a roadblock to diversity on the courts, bullet train, the rich and their empathy problem

Judicial Nominations Languish During Month-Long Recess, Press Takes Notice

One story in The Times focuses on President Obama’s diverse judicial nominees and the Senate’s delay in confirming these candidates, continuing the momentum of recent coverage of this issue by NPR, Politico, Roll Call and The Wall Street Journal Law Blog.

Obama is nominating many more diverse nominees than his predecessors … strikingly so,” American Constitution Society Executive Director Caroline Fredrickson told NPR. “But the nominees are not getting confirmed with the same kind of success.”

In a second article in The New York Times Magazine about the dynamic between Supreme Court justices, Emily Bazelon highlights the issue of federal judicial nominations, noting that the federal bench has “had more than 80 vacancies for more than two years, a historical record.”

Because of Senate holds( which contain the implied threat of a filibuster) and because just about any bill or judicial nomination now requires a 60 vote super majority, it is unlikely this situation will change any time soon. Most of the nominees are very moderate ( you can check out the status of their appointment at JudicialNominations.org) with support from some on the Right side of the aisle. But because they are all to the left of Mussolini and they’re being appointed by a Democratic president, justice for the people goes wanting. There has been plenty of criticism of Obama over the last year from liberals. Certainly some of it is valid, but much of it goes beyond anything he can do something about. It wouldn’t matter if Hillary or a great progressive like Russ Feingold were president, they would still face the same roadblocks to their court appointments.

houses, architecture, innovation, modern

portal dream house

You’ll probably be seeing a lot about this in days ahead, but just in case anyone missed it, New drug could cure nearly any viral infection. Viruses use a sophisticated kind of attack on the host (you) RNA. Using it to produce more viruses. While the human body can counter attack in many instances, in others like HIV it cannot. This drug has very specific targeting capabilities. It zeroes in on the virus in the cell, not any of the healthy essential parts, and kills the virus. While there are some drug trials still to be done, this drug has the potential to save millions of lives and the largely tax payer funded research will cost far less than the $3 trillion dollars spent to invade as Iraq.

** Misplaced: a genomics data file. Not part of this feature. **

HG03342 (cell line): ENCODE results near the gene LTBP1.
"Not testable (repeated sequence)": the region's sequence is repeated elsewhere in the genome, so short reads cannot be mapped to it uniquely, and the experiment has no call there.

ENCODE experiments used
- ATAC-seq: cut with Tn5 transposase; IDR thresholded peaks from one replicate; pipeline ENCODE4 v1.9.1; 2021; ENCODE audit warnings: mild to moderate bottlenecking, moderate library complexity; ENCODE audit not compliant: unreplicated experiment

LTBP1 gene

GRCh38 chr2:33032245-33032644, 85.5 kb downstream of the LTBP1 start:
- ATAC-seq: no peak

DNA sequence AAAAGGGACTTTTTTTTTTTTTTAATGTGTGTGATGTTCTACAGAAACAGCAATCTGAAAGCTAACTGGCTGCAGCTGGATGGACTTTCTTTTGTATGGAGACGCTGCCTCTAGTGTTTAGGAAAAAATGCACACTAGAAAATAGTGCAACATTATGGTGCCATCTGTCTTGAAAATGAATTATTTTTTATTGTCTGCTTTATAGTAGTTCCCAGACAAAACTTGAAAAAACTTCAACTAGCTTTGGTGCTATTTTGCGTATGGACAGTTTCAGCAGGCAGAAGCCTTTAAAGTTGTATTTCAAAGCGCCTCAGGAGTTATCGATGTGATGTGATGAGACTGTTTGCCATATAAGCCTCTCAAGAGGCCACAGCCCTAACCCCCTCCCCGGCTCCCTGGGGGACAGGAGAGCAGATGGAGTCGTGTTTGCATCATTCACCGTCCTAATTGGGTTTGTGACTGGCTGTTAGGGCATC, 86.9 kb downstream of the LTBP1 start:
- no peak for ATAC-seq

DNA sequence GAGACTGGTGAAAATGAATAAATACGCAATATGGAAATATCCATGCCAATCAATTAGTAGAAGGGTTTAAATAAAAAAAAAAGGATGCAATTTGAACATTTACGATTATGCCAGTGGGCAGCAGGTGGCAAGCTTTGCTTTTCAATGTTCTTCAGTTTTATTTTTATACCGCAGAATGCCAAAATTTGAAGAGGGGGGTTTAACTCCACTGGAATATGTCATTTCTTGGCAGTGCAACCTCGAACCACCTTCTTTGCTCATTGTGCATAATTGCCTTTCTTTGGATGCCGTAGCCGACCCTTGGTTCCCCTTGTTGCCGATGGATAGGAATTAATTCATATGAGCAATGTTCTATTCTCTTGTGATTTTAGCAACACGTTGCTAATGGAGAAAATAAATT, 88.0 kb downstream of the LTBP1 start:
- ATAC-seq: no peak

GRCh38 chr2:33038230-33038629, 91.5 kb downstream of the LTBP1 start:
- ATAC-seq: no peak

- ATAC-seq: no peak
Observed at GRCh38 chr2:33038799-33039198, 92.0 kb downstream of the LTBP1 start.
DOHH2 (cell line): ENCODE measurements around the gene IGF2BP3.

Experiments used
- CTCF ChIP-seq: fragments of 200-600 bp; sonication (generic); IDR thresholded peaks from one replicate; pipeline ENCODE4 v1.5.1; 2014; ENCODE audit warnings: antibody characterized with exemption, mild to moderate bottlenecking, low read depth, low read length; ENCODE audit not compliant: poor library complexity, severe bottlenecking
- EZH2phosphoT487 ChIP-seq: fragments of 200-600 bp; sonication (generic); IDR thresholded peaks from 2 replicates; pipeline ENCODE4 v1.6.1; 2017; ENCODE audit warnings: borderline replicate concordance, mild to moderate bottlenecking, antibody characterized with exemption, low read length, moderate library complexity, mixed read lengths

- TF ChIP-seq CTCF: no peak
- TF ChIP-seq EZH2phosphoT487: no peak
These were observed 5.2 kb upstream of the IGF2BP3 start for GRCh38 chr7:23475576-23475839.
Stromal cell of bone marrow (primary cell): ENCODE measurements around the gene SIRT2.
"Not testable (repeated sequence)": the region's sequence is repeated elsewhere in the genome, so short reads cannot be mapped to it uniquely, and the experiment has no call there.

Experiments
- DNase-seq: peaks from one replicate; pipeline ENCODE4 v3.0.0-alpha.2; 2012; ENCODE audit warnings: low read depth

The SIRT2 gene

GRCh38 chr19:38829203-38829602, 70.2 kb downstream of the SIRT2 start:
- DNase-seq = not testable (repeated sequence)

bullet rain, high speed train, modern transportation

bullet train two.

The Empathy Ceiling: The Rich Are Different — And Not In a Good Way, Studies Suggest
The ‘Haves’ show less empathy than ‘Have-nots’

“We have now done 12 separate studies measuring empathy in every way imaginable, social behavior in every way, and some work on compassion and it’s the same story,” he said. “Lower class people just show more empathy, more prosocial behavior, more compassion, no matter how you look at it.”

In an academic version of a Depression-era Frank Capra movie, Keltner and co-authors of an article called “Social Class as Culture: The Convergence of Resources and Rank in the Social Realm,” published this week in the journal Current Directions in Psychological Science, argue that “upper-class rank perceptions trigger a focus away from the context toward the self….”

In other words, rich people are more likely to think about themselves. “They think that economic success and political outcomes, and personal outcomes, have to do with individual behavior, a good work ethic,” said Keltner, a professor of psychology at the University of California, Berkeley.

Because the rich gloss over the ways family connections, money and education helped, they come to denigrate the role of government and vigorously oppose taxes to fund it.